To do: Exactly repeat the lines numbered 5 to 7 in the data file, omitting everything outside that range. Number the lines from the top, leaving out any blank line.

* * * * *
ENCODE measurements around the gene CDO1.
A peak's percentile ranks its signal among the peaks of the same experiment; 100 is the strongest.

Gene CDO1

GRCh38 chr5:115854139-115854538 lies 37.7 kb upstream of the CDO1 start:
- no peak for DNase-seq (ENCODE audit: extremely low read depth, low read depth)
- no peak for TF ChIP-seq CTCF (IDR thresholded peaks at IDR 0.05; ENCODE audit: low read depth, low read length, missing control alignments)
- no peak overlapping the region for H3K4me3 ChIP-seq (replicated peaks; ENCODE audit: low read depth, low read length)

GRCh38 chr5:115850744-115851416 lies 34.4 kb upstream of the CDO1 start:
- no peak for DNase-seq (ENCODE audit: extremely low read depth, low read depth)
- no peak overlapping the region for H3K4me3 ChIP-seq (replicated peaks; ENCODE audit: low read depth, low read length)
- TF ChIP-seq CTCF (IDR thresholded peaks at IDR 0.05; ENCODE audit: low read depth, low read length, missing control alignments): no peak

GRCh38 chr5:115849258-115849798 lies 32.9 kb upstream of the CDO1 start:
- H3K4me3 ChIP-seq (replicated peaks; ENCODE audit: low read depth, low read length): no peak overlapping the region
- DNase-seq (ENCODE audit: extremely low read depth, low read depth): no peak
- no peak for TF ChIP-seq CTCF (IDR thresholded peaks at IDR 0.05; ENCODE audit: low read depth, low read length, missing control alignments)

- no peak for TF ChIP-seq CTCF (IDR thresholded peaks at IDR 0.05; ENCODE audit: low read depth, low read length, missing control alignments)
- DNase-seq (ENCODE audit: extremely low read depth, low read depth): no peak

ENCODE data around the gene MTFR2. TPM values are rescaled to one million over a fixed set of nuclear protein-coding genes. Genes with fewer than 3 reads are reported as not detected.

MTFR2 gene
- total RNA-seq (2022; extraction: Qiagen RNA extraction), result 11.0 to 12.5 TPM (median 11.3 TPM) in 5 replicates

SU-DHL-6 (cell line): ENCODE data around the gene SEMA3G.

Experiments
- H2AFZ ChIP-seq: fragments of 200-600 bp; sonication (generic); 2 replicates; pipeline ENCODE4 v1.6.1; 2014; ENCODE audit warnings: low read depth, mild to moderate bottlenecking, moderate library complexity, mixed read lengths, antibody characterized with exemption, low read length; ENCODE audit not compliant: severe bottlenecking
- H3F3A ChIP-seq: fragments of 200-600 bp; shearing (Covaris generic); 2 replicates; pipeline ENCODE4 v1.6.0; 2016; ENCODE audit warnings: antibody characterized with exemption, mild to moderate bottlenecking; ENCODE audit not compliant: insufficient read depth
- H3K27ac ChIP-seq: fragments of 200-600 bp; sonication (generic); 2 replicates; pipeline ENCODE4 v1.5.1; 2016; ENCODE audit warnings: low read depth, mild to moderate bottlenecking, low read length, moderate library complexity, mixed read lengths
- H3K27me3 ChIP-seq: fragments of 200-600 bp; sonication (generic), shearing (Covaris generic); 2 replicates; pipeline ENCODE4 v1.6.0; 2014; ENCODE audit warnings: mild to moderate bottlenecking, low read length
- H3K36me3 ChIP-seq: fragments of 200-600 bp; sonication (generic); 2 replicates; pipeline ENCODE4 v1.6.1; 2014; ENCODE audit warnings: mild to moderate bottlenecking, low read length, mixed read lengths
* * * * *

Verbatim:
- no peak for DNase-seq (ENCODE audit: extremely low read depth, low read depth)
- no peak for TF ChIP-seq CTCF (IDR thresholded peaks at IDR 0.05; ENCODE audit: low read depth, low read length, missing control alignments)
- no peak overlapping the region for H3K4me3 ChIP-seq (replicated peaks; ENCODE audit: low read depth, low read length)